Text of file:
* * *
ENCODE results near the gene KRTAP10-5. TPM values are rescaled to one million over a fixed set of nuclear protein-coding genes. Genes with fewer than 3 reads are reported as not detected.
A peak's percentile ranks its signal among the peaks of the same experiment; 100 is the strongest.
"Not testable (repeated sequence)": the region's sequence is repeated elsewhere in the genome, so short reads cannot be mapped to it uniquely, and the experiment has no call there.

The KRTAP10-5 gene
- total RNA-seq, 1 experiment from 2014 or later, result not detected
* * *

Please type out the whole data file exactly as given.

ENCODE results near the gene KRTAP10-5. TPM values are rescaled to one million over a fixed set of nuclear protein-coding genes. Genes with fewer than 3 reads are reported as not detected.
A peak's percentile ranks its signal among the peaks of the same experiment; 100 is the strongest.
"Not testable (repeated sequence)": the region's sequence is repeated elsewhere in the genome, so short reads cannot be mapped to it uniquely, and the experiment has no call there.

The KRTAP10-5 gene
- total RNA-seq, 1 experiment from 2014 or later, result not detected